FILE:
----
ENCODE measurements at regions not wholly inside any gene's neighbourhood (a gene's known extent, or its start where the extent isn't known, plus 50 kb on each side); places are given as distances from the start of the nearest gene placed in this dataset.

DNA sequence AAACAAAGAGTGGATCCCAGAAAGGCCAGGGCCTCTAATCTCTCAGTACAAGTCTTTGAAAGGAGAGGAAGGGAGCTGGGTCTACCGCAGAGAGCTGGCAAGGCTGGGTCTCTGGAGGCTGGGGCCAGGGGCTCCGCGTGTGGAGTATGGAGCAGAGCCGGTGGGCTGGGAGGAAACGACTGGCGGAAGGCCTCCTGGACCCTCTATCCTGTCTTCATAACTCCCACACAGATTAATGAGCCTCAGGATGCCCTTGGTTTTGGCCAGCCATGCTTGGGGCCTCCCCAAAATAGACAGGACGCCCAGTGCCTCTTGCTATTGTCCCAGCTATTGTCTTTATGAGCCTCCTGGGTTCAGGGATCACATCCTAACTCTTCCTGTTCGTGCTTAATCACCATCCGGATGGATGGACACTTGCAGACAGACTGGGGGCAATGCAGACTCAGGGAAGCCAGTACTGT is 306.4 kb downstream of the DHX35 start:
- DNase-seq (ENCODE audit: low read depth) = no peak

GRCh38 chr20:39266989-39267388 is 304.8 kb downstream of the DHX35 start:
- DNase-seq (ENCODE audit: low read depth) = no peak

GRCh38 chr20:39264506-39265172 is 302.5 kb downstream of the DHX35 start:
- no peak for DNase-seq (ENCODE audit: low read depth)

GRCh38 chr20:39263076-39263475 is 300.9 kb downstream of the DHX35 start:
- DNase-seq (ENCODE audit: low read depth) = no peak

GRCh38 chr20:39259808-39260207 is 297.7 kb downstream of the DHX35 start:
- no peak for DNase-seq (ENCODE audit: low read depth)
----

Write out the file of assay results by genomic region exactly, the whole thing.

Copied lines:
ENCODE measurements at regions not wholly inside any gene's neighbourhood (a gene's known extent, or its start where the extent isn't known, plus 50 kb on each side); places are given as distances from the start of the nearest gene placed in this dataset.

DNA sequence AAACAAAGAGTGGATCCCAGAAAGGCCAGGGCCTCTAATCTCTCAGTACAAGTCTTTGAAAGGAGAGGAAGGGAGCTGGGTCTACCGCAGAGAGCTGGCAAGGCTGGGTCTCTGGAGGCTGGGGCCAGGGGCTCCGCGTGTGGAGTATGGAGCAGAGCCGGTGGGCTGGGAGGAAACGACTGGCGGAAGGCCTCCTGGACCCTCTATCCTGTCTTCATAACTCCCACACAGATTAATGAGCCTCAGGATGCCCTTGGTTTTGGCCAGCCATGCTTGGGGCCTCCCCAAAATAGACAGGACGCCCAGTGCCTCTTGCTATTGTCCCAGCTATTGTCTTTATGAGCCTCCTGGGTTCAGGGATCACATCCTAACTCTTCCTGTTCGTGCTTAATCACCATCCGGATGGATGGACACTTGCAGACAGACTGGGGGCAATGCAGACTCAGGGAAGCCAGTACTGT is 306.4 kb downstream of the DHX35 start:
- DNase-seq (ENCODE audit: low read depth) = no peak

GRCh38 chr20:39266989-39267388 is 304.8 kb downstream of the DHX35 start:
- DNase-seq (ENCODE audit: low read depth) = no peak

GRCh38 chr20:39264506-39265172 is 302.5 kb downstream of the DHX35 start:
- no peak for DNase-seq (ENCODE audit: low read depth)

GRCh38 chr20:39263076-39263475 is 300.9 kb downstream of the DHX35 start:
- DNase-seq (ENCODE audit: low read depth) = no peak

GRCh38 chr20:39259808-39260207 is 297.7 kb downstream of the DHX35 start:
- no peak for DNase-seq (ENCODE audit: low read depth)